The New Feudalism: Romney, Ryan, and the Unknown Ideal of Ayn Rand A philosophical deconstruction

The New Feudalism: Romney, Ryan, and the Unknown Ideal of Ayn Rand A philosophical deconstruction

by Patrick F Crosby

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Overview

Far from being any apostle of freedom as commonly understood, Ayn Rand, the fountainhead of the tea party movement and the Paul Ryan Budget, sought to take the world back to the socioeconomic system of the so called dark ages, with a new noble class based upon greed and ruthlessness, and a new serfdom characterized by abject poverty and subservience to the new noble class for the vast majority of people on the planet. While Rand called her viewpoint Objectivism, the book shows that it has at its core an extremely nihilistic subjectivism. It also shows that despite its claims to be logical and rational, Objectivism is in fact highly irrational and riddled through and through with contradictions. Last but not least, Rand's "ethics of selfishness" are shown to be little more than a mockery or parody of the very concept as generally understood.

Product Details

BN ID: 2940015491395
Publisher: Patrick Crosby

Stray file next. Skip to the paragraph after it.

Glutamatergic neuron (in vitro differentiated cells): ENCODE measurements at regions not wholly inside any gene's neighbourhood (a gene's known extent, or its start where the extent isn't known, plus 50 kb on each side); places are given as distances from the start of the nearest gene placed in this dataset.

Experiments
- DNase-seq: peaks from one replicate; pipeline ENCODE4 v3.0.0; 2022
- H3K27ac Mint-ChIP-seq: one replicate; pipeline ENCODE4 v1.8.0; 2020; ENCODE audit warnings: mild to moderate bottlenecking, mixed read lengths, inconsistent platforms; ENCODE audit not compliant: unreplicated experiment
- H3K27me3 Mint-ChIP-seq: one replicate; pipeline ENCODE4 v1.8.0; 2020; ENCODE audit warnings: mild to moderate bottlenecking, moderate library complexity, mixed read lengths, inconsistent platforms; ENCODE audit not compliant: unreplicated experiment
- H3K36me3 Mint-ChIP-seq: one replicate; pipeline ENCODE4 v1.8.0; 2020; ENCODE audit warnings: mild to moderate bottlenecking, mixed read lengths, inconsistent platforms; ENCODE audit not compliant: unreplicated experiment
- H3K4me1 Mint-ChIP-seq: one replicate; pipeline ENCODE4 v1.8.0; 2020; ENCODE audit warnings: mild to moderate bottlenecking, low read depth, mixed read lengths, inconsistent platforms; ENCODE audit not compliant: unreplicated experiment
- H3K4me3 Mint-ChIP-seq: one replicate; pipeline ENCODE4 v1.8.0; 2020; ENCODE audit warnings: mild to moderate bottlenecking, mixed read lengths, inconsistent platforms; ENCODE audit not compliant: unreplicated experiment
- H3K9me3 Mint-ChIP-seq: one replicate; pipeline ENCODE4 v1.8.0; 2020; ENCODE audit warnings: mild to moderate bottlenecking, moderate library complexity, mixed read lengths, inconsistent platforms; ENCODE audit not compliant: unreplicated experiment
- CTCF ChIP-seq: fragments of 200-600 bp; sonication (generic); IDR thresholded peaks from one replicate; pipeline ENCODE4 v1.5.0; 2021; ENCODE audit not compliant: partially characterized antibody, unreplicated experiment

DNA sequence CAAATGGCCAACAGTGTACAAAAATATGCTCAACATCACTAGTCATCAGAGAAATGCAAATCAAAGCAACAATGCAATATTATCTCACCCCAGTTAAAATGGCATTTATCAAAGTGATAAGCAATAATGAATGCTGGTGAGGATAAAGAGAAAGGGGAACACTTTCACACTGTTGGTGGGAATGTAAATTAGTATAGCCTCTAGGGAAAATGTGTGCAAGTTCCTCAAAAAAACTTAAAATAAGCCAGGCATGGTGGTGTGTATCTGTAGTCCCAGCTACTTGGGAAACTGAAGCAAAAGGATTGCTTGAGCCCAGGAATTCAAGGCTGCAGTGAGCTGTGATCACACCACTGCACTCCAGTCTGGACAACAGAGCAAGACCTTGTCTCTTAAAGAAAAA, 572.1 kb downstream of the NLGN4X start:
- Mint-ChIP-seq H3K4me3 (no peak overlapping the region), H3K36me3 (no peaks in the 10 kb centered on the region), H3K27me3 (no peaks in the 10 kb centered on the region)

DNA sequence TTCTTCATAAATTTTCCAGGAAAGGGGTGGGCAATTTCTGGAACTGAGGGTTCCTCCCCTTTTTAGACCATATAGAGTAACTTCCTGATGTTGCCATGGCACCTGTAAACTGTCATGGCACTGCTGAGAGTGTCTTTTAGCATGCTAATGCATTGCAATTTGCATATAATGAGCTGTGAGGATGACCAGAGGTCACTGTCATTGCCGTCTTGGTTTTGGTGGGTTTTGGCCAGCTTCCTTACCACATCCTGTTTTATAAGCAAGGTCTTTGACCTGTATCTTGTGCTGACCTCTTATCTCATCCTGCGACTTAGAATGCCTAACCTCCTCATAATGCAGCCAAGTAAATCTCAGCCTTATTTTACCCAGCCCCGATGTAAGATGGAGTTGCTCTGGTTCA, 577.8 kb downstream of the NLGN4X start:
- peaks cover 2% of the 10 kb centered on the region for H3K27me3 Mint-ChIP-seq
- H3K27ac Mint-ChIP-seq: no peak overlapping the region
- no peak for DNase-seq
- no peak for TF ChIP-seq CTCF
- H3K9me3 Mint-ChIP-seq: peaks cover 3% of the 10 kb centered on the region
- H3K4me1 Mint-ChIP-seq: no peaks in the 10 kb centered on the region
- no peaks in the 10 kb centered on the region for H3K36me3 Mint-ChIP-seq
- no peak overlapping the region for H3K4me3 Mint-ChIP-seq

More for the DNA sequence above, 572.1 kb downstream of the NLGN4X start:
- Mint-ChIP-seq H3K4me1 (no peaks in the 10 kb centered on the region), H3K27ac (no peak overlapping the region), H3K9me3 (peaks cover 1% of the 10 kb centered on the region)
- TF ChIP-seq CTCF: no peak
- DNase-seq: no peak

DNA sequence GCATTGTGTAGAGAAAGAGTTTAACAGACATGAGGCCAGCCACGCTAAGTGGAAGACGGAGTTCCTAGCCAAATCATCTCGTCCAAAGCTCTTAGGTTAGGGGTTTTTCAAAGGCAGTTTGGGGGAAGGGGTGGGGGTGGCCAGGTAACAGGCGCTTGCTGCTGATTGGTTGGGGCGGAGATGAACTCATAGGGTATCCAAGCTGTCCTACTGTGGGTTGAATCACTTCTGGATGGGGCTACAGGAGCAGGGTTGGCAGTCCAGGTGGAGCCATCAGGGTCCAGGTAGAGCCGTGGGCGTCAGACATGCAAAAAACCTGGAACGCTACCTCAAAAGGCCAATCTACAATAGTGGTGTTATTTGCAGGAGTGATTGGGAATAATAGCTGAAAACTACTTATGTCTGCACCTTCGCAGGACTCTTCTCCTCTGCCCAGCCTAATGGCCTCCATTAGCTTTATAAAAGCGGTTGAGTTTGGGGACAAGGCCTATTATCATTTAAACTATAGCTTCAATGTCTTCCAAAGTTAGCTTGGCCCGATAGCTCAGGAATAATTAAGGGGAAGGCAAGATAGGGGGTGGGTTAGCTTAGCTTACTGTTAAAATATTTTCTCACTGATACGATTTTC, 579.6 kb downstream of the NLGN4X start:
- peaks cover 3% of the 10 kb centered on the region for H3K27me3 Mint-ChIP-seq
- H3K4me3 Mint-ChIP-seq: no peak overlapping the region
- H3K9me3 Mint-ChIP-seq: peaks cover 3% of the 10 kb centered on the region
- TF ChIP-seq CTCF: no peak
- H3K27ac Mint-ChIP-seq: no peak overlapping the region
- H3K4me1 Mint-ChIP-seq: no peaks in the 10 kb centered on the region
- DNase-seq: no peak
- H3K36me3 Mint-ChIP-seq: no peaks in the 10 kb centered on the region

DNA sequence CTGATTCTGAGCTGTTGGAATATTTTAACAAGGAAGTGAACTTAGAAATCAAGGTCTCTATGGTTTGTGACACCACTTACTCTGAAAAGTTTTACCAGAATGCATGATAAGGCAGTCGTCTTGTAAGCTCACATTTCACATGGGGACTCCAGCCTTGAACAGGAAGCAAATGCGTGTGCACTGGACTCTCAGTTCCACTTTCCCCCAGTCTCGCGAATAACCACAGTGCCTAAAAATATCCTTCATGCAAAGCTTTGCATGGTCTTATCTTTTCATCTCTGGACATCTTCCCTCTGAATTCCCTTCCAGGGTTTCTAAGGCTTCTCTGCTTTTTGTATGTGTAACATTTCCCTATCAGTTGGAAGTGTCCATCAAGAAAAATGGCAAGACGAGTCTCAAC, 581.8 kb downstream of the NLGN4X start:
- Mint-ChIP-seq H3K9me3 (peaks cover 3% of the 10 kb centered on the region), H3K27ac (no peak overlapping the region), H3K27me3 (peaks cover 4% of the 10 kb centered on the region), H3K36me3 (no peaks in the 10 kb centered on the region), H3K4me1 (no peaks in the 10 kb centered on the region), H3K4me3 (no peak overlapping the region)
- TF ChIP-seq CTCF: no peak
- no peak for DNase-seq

Publication date: 10/17/2012
Sold by: Barnes & Noble
Format: NOOK Book
File size: 272 KB

About the Author

The author first read Rand in the late 1960s while an engineering student at Illinois Institute of technology, and not knowing any better, was originally impressed it. It was because of Rand's praise of Aristotle that he then switched his major at IIT from electrical engineering to philosophy, and soon afterward enrolled in courses at neighboring institution, The University of Chicago, and began studying philosophy under the 20th century's greatest Aristotle, Richard P. McKeon. It was from McKeon that he learned that Aristotle never said "existence exists" as Rand claimed he did. If he had, he would have committed a fundamental which McKeon called "entitizing."
Author then went on to study under leading exponents of what he calls the "left wing" of the University of Chicago, such as Alan Gewirth, which focused upon universal human rights, and had little or no connection with the economics department of Milton Friedman and F.A. Hayek, and had little use for the likes of Leo Strauss. This was the University of Chicago tradition of former president Robert Maynard Hutchins.

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